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Communication Theory and Millennial Popular Culture

Essays and Applications

Edited By Kathleen Glenister Roberts

Theories help to troubleshoot gaps in our understanding, and to make sense of a world that is constantly changing. What this book tries to do, in part, is blur the lines between the differences between today’s college students – the millennial generation – and their professors, many of whom hail from the Boom Generation and Generation X.
In the following chapters, contributors build upon what both parties already know. Writing in a highly accessible yet compelling style, contributors explain communication theories by applying them to «artifacts» of popular culture. These «artifacts» include Lady Gaga, Pixar films, The Hunger Games, hip hop, Breaking Bad, and zombies, among others. Using this book, students will become familiar with key theories in communication while developing creative and critical thinking. By experiencing familiar popular culture artifacts through the lens of critical and interpretive theories, a new generation of communication professionals and scholars will hone their skills of observation and interpretation – pointing not just toward better communication production, but better social understanding.
Professors will especially enjoy the opportunities for discussion this book provides, both through the essays and the «dialogue boxes» where college students provide responses to authors’ ideas.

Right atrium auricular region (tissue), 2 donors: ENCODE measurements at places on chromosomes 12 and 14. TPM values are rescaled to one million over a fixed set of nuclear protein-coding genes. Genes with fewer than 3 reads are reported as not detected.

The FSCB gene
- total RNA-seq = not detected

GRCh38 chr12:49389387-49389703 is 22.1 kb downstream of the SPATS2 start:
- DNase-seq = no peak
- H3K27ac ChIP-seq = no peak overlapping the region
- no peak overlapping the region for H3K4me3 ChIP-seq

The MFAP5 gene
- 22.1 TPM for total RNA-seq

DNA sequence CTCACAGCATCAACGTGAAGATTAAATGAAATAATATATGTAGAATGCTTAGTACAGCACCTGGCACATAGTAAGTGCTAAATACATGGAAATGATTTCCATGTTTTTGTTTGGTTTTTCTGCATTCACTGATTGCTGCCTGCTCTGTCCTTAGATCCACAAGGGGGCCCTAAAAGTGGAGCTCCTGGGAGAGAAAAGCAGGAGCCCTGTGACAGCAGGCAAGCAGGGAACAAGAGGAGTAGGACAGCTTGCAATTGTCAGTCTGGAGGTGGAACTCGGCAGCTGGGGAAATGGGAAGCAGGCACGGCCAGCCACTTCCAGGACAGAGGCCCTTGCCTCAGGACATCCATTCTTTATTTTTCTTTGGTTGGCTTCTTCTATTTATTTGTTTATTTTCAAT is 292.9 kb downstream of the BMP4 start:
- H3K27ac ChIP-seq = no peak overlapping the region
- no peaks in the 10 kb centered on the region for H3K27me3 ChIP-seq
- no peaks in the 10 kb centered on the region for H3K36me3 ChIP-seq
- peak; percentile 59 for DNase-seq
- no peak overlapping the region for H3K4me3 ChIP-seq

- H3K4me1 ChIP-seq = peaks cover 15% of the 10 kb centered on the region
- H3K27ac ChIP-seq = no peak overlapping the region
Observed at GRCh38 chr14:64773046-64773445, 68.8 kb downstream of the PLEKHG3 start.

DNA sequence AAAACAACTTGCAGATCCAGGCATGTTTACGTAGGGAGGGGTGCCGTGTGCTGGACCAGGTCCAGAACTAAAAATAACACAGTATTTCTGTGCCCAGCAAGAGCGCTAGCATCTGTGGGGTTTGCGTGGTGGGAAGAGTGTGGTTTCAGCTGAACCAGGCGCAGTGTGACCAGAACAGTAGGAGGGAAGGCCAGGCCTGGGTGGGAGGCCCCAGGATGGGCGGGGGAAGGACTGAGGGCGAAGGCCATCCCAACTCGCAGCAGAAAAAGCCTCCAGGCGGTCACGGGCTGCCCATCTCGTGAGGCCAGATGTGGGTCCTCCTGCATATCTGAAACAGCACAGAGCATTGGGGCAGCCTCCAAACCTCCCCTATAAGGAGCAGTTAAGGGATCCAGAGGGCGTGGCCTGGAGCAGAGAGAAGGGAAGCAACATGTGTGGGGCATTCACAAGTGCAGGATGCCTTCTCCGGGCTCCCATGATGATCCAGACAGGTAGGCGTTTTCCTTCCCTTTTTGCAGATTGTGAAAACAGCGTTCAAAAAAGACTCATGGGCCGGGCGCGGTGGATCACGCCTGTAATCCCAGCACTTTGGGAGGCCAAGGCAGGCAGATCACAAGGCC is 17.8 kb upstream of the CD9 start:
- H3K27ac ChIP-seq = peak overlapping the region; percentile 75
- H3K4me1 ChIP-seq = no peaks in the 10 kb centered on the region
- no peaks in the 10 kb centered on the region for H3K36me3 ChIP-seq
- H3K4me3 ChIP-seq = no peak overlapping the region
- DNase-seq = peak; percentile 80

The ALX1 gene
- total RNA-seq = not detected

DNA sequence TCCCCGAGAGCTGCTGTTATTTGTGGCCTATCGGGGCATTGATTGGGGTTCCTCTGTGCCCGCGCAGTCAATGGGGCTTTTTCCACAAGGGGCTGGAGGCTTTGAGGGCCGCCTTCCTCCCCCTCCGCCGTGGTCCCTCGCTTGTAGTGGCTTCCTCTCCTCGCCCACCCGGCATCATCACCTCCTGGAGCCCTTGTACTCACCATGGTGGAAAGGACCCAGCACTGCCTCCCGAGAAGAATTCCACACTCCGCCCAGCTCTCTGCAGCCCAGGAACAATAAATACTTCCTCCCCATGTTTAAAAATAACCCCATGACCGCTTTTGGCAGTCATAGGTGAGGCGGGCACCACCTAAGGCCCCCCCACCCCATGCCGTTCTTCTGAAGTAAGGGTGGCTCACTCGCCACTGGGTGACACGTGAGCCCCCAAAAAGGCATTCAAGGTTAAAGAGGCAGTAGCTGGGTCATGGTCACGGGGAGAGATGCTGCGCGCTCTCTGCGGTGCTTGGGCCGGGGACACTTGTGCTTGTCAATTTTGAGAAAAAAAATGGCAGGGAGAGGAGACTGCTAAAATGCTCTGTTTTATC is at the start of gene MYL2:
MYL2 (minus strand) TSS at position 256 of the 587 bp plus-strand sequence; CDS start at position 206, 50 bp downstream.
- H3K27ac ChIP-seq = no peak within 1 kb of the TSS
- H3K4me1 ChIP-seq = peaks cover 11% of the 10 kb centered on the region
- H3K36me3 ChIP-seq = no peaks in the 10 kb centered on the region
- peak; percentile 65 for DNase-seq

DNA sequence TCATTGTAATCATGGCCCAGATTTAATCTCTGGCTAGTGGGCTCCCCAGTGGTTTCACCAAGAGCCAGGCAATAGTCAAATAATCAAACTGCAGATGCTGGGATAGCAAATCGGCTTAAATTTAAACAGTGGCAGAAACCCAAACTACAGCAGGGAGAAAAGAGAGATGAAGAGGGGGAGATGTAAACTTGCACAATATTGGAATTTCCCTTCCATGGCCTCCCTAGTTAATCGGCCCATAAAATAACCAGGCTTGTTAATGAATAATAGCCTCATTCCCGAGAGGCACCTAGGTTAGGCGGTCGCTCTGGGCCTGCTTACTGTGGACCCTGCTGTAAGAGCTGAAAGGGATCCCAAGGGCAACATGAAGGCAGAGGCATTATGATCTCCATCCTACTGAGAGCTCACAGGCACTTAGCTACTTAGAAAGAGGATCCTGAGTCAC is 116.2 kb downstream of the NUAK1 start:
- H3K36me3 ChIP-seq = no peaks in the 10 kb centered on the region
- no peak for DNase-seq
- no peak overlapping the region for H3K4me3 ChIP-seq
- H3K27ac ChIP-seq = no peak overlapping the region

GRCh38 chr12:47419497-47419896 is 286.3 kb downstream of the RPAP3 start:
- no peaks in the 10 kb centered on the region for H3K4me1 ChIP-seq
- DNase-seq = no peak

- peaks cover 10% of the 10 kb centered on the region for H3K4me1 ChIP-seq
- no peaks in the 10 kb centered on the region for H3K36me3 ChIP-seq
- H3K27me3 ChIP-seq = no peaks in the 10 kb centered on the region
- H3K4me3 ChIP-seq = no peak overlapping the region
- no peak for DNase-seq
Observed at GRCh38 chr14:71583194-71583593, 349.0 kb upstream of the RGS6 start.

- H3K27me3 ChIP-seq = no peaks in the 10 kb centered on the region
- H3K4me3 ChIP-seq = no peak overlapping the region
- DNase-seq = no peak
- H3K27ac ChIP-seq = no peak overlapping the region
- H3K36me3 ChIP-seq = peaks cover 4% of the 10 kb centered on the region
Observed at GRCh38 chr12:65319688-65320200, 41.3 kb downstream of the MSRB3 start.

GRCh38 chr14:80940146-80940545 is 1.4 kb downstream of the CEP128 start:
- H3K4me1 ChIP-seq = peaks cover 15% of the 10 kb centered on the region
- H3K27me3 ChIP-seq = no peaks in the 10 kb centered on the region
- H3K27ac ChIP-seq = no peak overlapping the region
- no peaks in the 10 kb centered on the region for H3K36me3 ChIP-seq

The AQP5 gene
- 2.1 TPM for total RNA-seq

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15. Zombie Apocalypse, Haitian Vodou, and Media Ecology—A Cautionary Tale for Our Technological Future



Zombie Apocalypse, Haitian Vodou, and Media Ecology—A Cautionary Tale for Our Technological Future

Brent Sleasman

A zombie roaming the hillside in search of human flesh is, in large part, the invention of the 1968 film Night of the Living Dead—a creative decision intended to situate the film within the growing horror genre. The latter part of the twentieth century witnessed an expansion of books, comic books, films, and television shows exploring various aspects of the “zombie apocalypse,” and the (mostly) failed efforts of human beings to survive in the midst of great crisis. At the time of writing, there are 59 zombie films indexed on the website Box Office Mojo, and hundreds of movies on the “List of Zombie Films” on Wikipedia. Interestingly, excluding the flesh eating characteristic, there is some historical precedent for the depiction of zombies in many of these productions, including the landmark Night of the Living Dead, the more recent World War Z, and AMC’s hit television series, The Walking Dead. According to Alfred Métraux, a respected sociologist and author of Vodou in Haiti (1959), “a Zombi is a person from whom a sorcerer has extracted the soul and whom he has thus reduced to slavery. A zombi is to a certain extent a living corpse” (p. 378). The Serpent and the Rainbow (Davis, 1985) is a non-fiction account by Wade Davis (adapted to film in 1988 by director Wes Craven), documenting experiences in Haiti,...

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